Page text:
Literary History of American Violence: Settler Colonialism, Self-Making, and Resistance

Eugene Lang College Lib Arts: Literary Studies

Liberal Arts

Undergraduate Course

Degree Students

History of American Violence

Spring 2020

Taught By: Anthony Galluzzo

Section: A

CRN: 7677

Credits: 4

This course provides a selective introduction to the literary history of the United States, with a particular focus on the role of violence—toward various “others” and the land itself—in nineteenth-century US literary representations of an “errand in the wilderness” exacted upon “virgin land.” We will also examine how the mythology of the self-made man—and they are almost always men—overlaps with narratives of violent masculinitythat revolve aroundwhat one critic calls. “redemption through violence,” while attending to the radical appropriations of these myths on the part of slaves and indigenous people as they sought to remake the US and US literary culture in more inclusive, and democratic, forms. Authors might include Brown, Poe, Melville, Walker, Douglass, and Delaney, as we explore signature American literary genres, such as autobiography, captivity or frontier narrative, slave autobiography and the Gothic.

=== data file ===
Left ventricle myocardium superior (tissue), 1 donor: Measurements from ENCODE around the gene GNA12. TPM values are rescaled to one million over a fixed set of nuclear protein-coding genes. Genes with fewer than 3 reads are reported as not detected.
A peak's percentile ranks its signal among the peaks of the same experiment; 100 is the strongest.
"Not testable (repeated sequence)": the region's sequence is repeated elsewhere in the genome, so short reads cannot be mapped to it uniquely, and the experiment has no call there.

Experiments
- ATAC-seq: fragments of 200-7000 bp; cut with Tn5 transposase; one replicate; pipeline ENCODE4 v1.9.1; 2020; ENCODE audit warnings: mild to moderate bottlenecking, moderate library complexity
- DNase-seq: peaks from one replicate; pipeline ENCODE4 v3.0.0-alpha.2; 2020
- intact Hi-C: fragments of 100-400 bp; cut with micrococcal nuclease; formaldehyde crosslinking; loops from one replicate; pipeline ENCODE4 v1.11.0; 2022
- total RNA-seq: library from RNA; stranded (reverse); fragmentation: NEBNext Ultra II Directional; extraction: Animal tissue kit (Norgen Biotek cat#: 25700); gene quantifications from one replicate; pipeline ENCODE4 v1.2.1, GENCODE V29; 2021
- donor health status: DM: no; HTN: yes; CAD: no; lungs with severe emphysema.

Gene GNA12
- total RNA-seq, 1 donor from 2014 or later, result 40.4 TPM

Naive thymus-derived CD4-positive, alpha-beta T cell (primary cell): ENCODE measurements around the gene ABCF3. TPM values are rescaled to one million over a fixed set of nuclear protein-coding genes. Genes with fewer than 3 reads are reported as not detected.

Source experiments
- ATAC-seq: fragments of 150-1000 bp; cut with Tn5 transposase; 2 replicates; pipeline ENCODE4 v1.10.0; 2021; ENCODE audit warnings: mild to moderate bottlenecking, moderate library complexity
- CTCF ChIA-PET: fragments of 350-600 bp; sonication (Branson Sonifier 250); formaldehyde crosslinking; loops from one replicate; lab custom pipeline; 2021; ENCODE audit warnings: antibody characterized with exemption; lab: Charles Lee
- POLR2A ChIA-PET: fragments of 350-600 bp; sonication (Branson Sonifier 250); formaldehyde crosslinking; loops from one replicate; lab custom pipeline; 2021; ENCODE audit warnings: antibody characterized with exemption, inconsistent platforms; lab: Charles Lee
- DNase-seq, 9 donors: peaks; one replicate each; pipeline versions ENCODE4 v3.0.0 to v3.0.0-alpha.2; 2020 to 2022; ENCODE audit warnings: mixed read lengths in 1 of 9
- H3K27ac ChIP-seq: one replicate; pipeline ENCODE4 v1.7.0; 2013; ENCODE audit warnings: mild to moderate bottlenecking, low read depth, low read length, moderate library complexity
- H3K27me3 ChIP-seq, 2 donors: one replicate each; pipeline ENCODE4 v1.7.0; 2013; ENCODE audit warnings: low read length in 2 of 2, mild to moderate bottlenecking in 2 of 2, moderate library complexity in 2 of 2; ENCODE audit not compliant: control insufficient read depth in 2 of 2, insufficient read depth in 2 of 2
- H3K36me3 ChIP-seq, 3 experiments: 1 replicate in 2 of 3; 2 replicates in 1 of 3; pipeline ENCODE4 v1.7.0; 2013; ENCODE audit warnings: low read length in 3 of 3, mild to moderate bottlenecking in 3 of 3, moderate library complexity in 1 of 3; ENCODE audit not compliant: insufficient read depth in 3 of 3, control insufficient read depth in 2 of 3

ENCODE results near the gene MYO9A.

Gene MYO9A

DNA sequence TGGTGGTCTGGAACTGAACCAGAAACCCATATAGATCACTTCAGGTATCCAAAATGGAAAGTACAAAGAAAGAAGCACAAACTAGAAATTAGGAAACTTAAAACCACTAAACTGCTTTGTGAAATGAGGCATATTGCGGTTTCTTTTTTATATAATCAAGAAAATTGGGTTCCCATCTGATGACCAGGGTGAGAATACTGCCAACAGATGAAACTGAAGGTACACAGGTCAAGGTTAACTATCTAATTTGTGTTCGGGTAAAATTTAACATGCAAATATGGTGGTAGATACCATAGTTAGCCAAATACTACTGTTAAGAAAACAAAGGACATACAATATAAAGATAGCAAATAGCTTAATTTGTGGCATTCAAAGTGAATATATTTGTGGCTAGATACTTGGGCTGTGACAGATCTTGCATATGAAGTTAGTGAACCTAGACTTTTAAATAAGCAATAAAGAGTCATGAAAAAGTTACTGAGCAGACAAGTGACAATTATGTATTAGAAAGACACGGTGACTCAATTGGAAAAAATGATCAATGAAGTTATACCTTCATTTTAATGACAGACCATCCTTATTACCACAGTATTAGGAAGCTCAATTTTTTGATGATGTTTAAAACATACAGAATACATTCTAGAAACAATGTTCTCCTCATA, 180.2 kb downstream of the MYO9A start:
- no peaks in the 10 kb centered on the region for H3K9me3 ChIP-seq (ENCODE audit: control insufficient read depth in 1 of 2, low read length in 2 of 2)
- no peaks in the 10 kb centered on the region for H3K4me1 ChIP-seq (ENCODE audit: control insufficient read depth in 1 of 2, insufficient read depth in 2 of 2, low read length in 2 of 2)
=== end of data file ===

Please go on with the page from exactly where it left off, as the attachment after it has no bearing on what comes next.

College: Eugene Lang College Lib Arts (LC)

Department: Literary Studies (LLST)

Campus: New York City (GV)

Course Format: Seminar (R)

Max Enrollment: 18

Add/Drop Deadline: February 4, 2020 (Tuesday)

Online Withdrawal Deadline: April 12, 2020 (Sunday)

Seats Available: Yes

Status: Open*

*Status information is updated every five minutes. The status of this course may have changed since the last update. Open seats may have restrictions that will prevent some students from registering. Updated: 1:45pm 1/26/2020 EST

Meeting Info:

Days: Tuesday, Thursday

Times: 6:00pm - 7:40pm

Building: Eugene Lang 65 W11th

Room: 464

Date Range: 1/21/2020 - 5/7/2020